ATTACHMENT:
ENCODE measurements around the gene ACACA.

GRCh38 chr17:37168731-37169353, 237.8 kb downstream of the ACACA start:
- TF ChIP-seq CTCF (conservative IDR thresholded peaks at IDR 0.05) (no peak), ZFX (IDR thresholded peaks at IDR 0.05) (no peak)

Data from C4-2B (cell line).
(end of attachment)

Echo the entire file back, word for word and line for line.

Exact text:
ENCODE measurements around the gene ACACA.

GRCh38 chr17:37168731-37169353, 237.8 kb downstream of the ACACA start:
- TF ChIP-seq CTCF (conservative IDR thresholded peaks at IDR 0.05) (no peak), ZFX (IDR thresholded peaks at IDR 0.05) (no peak)

Data from C4-2B (cell line).